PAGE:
* * * *

On July 12th, 1916, the YMCA led an outing of boys up City Creek Canyon (Salt Lake Tribune). On July 12th, 1906, City Creek Canyon was closed to fishing because the stream had been fished out, and the Fisherman’s Protective Association was working to re-stock the stream (Deseret Evening News). On July 12th, 1905, City Mayor Hewlett signed a resolution approving construction of a bridge across City Creek Canyon (Salt Lake Tribune, Salt Lake Telegram). This is probably the bridge were the stream crosses present day Bonneville Drive. On July 12th, 1890, plans for a 120 foot high wooden bridge across City Creek Canyon at Ninth Avenue were obtained by E. L. Craw (Salt Lake Times). On July 12th, 1899, John W. Snell reported assaying high quality lead, silver and gold ore eight miles up City Creek Canyon, and the Red Bird Mine is still producing (Ogden Standard).

July 12, 2017

July 10th

Field on a Slope

7:30 p.m. To see other areas where the Cheat grass sea has not yet penetrated, I am jogging up canyon to milepost 2.0. I am also seeking one of the few canyon locations that has a field of cacti. Along the way at the Gambel’s oak forest near mile 0.4, a female American goldfinch (Carduelis tristis) drops out from behind the leaves, perches on a large oak branch. It cocks its head, listening to the branch, and then starts tapping it, looking it for insects.

Barney’s Hollow below picnic site 13 begins with fields that climb up to mile 2.3. The fields at milepost 2.0 like the Bonneville Shoreline Nature Preserve are covered with still green native Wild bunchgrass. There are four types of grass in this field, and I am only able to identify the one. The field is interspersed with white-topped weed Hoary cress and Mullein (Verbascum thapsus). At one end of the field, I find the first purple Fireweed (Charmerion angustifolium L.) of the season in the lower canyon. In the high Wasatch, fireweed is usually red.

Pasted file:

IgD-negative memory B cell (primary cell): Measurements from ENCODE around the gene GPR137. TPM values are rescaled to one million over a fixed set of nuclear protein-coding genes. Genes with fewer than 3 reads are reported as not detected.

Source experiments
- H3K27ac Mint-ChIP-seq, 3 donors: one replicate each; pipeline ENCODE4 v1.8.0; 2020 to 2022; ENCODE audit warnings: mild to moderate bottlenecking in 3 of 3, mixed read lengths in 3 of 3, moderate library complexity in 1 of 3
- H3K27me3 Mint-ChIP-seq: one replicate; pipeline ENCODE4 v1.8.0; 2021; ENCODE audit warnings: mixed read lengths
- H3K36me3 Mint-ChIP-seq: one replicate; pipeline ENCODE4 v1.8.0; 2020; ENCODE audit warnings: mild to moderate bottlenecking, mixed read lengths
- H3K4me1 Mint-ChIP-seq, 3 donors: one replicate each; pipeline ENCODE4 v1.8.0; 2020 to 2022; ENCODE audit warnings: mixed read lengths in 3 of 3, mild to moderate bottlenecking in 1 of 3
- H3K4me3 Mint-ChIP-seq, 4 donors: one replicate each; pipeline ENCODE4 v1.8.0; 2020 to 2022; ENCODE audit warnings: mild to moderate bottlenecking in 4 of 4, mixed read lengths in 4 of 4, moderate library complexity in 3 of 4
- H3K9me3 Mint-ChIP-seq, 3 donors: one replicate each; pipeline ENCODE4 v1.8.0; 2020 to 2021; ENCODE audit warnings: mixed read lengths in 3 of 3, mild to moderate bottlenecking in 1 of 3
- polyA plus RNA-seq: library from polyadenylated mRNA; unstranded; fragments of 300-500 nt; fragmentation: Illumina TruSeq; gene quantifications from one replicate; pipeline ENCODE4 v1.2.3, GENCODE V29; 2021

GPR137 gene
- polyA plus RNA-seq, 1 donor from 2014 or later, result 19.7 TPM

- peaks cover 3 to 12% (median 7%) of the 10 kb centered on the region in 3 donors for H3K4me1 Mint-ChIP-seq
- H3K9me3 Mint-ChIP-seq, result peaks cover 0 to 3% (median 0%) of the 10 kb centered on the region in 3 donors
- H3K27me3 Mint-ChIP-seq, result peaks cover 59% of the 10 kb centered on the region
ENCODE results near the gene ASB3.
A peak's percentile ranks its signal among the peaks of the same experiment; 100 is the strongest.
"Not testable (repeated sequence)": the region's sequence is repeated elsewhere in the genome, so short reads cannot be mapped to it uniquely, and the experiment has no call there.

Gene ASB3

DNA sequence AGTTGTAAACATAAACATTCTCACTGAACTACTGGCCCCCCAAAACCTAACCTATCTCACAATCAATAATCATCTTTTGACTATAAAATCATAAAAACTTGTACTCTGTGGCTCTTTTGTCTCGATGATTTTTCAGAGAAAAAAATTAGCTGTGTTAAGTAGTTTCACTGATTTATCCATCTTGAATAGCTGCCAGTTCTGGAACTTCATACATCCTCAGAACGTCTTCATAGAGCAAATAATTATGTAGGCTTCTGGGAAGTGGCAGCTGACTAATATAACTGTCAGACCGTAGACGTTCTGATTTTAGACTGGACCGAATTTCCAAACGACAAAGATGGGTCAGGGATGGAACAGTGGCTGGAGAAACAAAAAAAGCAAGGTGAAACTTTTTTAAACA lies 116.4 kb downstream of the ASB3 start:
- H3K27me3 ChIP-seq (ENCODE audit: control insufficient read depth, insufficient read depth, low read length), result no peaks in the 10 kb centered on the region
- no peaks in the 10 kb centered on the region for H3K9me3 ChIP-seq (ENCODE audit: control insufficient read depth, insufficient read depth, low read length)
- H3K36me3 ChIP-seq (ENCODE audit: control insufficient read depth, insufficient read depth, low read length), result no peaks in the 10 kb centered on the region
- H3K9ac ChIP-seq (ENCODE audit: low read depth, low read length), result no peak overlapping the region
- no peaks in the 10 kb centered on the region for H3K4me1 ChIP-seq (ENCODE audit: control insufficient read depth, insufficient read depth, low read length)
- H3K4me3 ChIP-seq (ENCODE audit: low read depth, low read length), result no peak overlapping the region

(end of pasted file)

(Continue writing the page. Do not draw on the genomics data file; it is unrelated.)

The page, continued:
Above mile 2.3, there is a hanging field of about 15 acres and an inclined nose of about 20 acres on the west side of the canyon. In the spring, the hanging field is covered in thick Kentucky bluegrass and the inclined field above it is covered in native Wild bunchgrass. It is a special place in the canyon below mile 3.4. In the deep winter, Elk using these fields as a transit point to cross the canyon road from Little Black Mountain to the western salient ridgelines. During winter, Wild turkeys also congregate in the oaks below these fields, sometimes in flocks of up to thirty birds, and there winter coyotes attack. They pause in these fields, and there hunters wait during the October and November seasons. Mule deer use this same crossing in the spring. Reaching the hanging field is moderately difficult. The hanging field is hidden behind a step two hundred foot embankment cut by the stream over the last few thousand years. The slope is covered with Cheat grass.

Moving up to mile 2.3, I decide to try a new route up from one of many side gullies along the Pipeline Trail. In a gully heavily shaded by large overhanging oaks, the grass is thick. About every fifteen feet are funnel webs of another non-native – Hobo spiders (Eratigena agrestis). At the bottom of each funnel, there is tunnel, but I have to inspect about 20 nests before I actually see one of the spiders at the mouth of its burrow. It is unclear from the webs what the Hobo spiders are eating, and I suspect their numbers are supported by large House crickets population seen on July 6th. But there are no crickets in the grasses in this small gully.

Eventually, I come to a small seep-pond about four feet in diameter and two feet deep. Western Yellowjacket wasps rest on the surface drinking, and in the wet mud at the side of the pond is the clear massive foot print of a Shira’s moose (Alces alcs shirasi). In the late spring to early summer, single moose are sometimes seen on making their way through the oak forest near the ridgelines or in open fields on the top of Salt Lake salient’s west and east ridges. Shortly after the pond, I am stopped from going forward by thickets of Gambel’s oaks, and am forced to retreat back to the trail and try again by my usual route.